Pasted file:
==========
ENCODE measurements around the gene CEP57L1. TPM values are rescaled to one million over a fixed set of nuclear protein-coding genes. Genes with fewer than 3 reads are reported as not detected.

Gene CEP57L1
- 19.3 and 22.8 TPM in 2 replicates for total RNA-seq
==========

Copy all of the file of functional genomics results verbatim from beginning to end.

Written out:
ENCODE measurements around the gene CEP57L1. TPM values are rescaled to one million over a fixed set of nuclear protein-coding genes. Genes with fewer than 3 reads are reported as not detected.

Gene CEP57L1
- 19.3 and 22.8 TPM in 2 replicates for total RNA-seq